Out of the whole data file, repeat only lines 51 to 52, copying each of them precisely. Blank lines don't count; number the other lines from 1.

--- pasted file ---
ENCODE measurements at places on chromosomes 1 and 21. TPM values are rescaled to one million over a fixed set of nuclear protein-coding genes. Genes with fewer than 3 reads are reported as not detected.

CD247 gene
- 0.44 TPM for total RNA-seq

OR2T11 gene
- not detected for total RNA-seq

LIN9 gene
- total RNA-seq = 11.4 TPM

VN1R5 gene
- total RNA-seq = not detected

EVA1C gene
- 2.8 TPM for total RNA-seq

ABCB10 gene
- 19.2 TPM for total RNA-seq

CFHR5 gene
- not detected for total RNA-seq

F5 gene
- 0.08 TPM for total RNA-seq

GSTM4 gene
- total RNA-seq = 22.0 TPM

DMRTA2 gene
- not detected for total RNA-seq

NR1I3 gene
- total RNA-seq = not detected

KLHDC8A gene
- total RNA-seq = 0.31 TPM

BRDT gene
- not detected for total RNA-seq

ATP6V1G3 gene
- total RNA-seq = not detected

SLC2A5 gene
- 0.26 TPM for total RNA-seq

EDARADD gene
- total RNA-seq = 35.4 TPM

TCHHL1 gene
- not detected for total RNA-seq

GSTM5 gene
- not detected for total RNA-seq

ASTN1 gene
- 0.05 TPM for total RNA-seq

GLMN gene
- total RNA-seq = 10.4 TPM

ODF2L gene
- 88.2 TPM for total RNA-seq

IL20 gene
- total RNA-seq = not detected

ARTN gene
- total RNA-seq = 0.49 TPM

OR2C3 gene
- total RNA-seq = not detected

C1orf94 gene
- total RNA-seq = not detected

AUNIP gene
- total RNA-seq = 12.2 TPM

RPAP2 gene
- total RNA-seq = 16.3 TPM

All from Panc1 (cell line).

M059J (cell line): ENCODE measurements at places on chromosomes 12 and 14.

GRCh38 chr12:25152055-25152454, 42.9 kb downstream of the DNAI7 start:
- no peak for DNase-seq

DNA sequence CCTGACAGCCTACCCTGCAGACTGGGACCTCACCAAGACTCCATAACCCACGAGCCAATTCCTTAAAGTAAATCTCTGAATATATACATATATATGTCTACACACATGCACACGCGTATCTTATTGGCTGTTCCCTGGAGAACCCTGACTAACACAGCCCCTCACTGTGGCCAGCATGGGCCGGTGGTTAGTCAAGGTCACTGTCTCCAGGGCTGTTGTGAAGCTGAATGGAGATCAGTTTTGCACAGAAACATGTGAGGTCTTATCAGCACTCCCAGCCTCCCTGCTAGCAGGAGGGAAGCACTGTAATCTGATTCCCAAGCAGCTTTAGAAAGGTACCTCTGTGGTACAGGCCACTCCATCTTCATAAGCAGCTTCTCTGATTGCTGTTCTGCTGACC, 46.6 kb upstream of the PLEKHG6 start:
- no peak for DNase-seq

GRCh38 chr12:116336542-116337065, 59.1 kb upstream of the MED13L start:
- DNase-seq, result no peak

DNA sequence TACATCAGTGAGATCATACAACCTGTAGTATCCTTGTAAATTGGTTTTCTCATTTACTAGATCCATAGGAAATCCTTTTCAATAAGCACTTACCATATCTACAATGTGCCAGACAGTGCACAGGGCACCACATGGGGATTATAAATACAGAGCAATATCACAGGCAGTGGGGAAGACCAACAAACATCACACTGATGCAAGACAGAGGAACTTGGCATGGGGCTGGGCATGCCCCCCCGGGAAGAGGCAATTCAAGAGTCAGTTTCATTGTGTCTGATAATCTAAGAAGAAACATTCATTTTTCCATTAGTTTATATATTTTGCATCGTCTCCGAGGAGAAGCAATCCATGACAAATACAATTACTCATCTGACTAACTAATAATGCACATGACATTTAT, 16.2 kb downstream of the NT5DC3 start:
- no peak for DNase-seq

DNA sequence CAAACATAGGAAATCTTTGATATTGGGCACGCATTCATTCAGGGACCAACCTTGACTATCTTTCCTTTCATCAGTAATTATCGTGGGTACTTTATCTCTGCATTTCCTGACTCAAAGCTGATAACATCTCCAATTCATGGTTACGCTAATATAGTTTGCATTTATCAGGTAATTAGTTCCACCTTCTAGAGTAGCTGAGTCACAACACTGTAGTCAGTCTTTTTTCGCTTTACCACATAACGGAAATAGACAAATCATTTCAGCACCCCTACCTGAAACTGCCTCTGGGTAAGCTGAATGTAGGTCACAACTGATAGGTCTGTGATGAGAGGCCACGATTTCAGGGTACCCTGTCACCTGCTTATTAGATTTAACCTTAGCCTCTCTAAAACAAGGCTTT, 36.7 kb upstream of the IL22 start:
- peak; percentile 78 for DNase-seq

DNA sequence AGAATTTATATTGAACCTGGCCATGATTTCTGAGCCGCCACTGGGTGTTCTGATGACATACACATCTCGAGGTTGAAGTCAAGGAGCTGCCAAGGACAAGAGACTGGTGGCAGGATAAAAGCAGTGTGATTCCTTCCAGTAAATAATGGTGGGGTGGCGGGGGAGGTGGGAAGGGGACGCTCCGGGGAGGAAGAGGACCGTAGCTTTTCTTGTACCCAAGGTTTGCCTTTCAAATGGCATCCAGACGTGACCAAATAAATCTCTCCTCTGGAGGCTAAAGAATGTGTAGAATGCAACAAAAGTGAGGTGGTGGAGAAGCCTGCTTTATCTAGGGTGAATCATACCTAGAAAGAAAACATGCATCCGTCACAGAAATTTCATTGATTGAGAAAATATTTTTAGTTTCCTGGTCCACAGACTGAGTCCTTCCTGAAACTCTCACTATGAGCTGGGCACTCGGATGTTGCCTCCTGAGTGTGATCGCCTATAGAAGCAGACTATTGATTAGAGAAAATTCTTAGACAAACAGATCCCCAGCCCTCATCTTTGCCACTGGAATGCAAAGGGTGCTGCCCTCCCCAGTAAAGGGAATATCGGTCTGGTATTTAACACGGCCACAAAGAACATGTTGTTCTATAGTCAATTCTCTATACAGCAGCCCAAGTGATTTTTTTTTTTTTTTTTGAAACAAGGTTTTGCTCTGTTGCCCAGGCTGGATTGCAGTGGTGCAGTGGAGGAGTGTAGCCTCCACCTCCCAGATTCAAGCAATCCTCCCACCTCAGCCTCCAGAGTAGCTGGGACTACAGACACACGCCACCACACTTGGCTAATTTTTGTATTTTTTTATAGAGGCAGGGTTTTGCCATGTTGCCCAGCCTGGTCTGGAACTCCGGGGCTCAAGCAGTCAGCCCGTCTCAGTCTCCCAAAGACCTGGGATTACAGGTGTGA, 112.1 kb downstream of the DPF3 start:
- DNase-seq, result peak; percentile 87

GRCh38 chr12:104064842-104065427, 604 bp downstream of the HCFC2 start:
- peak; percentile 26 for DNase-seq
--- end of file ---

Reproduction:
- total RNA-seq = not detected

AUNIP gene